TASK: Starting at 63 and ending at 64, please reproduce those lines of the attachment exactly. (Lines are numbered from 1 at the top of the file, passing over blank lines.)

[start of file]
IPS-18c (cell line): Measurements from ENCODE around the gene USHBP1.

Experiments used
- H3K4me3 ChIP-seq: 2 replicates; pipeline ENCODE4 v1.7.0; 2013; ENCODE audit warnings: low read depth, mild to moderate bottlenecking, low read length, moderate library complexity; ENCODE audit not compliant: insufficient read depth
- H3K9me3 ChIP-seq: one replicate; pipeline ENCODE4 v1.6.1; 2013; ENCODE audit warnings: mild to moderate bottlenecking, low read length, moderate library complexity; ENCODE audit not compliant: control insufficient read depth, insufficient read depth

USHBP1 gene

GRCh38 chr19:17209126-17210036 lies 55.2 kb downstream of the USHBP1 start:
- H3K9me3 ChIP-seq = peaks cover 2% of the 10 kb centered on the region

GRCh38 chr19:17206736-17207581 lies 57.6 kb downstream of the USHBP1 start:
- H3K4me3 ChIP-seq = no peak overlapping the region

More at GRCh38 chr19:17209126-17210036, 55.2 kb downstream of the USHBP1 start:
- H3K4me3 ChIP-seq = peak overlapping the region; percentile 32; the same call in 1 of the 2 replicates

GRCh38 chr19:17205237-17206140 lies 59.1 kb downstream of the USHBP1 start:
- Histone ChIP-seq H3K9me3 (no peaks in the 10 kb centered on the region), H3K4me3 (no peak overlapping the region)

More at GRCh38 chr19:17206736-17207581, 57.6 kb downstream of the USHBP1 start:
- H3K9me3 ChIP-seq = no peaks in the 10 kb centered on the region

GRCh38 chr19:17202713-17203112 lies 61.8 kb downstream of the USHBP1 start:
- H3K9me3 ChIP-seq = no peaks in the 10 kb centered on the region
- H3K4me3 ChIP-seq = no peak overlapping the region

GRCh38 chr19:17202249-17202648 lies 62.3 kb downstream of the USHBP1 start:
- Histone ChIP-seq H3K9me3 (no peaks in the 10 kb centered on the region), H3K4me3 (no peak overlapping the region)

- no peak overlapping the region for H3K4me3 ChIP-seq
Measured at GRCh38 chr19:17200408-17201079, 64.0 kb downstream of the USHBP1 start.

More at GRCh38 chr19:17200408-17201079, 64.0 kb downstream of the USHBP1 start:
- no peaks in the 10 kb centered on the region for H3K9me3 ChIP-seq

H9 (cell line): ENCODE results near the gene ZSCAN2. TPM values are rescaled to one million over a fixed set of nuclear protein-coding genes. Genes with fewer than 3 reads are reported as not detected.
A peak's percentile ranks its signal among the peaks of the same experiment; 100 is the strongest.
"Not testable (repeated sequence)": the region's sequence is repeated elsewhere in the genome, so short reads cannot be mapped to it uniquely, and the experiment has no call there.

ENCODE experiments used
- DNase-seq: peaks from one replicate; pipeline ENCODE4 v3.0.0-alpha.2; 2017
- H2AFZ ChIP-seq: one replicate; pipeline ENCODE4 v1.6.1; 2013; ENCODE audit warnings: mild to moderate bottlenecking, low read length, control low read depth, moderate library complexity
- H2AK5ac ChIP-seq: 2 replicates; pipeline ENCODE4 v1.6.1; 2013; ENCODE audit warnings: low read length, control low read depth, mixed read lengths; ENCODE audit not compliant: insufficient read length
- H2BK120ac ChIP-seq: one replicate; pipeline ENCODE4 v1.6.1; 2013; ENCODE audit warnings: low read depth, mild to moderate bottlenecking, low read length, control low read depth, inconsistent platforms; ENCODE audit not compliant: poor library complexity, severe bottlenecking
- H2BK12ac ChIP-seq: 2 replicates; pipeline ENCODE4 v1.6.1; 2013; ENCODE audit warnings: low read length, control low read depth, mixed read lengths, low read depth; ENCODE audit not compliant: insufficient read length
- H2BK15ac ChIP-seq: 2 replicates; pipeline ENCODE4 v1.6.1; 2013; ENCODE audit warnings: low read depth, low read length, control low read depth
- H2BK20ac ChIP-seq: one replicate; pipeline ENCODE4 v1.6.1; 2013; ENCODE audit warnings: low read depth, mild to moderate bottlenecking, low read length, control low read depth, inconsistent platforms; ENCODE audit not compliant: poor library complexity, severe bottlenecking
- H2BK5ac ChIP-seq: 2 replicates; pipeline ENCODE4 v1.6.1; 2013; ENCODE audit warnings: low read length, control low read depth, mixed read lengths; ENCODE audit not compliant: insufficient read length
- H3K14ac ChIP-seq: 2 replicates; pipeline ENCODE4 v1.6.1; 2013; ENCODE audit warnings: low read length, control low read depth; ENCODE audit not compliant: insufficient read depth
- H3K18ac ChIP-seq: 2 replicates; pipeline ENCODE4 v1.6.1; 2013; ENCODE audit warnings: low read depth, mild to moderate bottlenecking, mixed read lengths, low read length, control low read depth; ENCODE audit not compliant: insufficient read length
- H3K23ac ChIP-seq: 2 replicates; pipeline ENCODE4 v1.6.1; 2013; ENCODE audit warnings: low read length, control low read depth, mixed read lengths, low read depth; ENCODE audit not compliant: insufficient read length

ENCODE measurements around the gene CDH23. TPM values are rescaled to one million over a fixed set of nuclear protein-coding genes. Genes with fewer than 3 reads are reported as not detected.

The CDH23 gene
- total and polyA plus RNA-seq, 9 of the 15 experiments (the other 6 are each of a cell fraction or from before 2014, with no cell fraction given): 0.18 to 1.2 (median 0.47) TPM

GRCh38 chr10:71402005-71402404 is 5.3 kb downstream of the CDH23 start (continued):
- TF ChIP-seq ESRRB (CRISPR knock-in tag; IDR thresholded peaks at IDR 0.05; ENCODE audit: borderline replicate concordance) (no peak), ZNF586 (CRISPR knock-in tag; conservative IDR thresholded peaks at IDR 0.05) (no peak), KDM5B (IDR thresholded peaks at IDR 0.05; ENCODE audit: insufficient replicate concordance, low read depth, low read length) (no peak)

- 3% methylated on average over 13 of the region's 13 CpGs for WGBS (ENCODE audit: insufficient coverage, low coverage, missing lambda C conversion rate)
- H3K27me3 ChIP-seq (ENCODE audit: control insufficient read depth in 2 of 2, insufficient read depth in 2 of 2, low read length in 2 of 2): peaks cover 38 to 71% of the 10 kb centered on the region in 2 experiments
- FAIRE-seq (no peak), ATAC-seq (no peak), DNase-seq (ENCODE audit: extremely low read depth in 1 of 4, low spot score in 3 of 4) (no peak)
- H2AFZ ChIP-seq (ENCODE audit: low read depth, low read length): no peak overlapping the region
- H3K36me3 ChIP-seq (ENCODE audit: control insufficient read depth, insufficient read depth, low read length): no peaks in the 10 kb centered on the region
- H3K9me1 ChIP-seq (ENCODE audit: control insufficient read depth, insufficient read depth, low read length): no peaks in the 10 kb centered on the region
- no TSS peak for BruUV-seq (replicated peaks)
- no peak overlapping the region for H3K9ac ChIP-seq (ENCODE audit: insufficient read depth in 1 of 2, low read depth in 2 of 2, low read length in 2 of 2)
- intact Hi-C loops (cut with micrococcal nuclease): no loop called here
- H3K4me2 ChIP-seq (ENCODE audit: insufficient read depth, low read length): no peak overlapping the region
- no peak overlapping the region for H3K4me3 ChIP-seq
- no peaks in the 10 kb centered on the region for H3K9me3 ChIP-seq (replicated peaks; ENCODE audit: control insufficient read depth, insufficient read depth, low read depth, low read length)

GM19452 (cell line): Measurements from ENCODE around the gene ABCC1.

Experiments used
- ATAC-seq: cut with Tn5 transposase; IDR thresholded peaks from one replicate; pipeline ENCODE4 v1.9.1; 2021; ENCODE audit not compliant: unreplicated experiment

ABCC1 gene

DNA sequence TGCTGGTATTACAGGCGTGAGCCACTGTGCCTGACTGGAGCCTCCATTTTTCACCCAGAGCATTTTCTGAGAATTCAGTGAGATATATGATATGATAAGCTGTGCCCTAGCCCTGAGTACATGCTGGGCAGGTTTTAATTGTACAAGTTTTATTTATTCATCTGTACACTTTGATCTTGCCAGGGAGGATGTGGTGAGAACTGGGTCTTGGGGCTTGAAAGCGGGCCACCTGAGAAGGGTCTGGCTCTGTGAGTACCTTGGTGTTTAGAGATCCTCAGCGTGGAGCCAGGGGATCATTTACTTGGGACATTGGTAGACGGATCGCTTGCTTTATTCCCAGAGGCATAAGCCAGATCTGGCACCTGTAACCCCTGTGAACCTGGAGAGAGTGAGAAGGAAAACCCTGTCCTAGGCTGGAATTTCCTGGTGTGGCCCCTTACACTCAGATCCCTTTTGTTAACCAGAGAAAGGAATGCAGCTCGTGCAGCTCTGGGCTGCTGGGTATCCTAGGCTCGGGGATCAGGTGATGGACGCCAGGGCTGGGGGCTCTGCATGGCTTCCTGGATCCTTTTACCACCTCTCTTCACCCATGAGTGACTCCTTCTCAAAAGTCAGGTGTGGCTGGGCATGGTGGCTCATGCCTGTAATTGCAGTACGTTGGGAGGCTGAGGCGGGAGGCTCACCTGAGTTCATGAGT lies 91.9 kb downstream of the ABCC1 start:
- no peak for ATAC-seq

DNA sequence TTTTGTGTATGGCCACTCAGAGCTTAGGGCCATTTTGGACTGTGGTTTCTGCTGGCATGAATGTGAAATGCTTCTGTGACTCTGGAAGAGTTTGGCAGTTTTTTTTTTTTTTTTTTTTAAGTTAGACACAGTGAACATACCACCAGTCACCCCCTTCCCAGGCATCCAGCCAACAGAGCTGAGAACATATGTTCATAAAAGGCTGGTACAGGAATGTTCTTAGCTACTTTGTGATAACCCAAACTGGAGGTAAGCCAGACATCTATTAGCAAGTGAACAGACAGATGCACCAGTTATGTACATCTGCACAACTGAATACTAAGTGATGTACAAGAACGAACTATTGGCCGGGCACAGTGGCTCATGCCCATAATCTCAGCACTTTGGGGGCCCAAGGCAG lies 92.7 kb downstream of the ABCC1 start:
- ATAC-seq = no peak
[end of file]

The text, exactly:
DNA sequence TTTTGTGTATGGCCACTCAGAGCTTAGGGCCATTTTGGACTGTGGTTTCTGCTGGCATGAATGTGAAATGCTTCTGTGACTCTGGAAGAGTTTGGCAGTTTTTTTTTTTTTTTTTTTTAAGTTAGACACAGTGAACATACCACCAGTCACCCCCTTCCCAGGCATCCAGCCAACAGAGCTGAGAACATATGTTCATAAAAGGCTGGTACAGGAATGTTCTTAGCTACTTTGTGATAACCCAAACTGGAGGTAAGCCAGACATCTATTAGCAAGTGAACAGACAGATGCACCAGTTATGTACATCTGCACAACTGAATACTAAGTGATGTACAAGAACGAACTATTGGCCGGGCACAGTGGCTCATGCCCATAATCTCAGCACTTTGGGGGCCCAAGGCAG lies 92.7 kb downstream of the ABCC1 start:
- ATAC-seq = no peak